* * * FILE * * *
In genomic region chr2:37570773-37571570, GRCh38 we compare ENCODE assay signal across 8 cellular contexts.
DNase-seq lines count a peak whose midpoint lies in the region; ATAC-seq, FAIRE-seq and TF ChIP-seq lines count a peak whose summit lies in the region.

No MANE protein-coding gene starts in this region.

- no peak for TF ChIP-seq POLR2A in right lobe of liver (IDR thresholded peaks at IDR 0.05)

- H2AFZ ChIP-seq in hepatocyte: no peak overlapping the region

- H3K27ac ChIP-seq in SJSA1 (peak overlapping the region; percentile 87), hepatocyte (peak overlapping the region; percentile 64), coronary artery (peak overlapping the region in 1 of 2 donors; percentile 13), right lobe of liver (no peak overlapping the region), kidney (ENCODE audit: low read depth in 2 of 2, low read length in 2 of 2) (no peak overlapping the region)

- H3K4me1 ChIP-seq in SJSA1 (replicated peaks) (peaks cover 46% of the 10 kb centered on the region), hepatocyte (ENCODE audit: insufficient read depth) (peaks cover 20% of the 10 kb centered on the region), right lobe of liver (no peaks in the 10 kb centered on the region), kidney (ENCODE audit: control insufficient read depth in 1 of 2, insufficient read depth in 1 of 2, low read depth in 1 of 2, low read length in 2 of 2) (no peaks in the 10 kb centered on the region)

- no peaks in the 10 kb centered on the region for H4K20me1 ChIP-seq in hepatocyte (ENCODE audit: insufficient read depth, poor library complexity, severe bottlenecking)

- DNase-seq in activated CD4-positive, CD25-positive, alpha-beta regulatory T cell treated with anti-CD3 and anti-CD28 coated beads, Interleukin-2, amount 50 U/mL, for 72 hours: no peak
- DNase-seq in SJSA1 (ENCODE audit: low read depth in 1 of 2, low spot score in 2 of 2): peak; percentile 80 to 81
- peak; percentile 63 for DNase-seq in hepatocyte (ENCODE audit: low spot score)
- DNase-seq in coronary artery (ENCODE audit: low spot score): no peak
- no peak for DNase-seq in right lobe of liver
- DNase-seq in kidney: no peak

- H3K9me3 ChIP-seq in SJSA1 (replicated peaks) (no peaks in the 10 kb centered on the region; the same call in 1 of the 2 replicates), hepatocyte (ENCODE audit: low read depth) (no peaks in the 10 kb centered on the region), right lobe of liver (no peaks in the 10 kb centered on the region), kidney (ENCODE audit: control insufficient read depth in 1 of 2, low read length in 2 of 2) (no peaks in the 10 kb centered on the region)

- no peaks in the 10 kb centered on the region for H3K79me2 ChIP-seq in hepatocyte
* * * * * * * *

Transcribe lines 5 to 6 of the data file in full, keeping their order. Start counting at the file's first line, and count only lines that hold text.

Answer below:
- H2AFZ ChIP-seq in hepatocyte: no peak overlapping the region

- H3K27ac ChIP-seq in SJSA1 (peak overlapping the region; percentile 87), hepatocyte (peak overlapping the region; percentile 64), coronary artery (peak overlapping the region in 1 of 2 donors; percentile 13), right lobe of liver (no peak overlapping the region), kidney (ENCODE audit: low read depth in 2 of 2, low read length in 2 of 2) (no peak overlapping the region)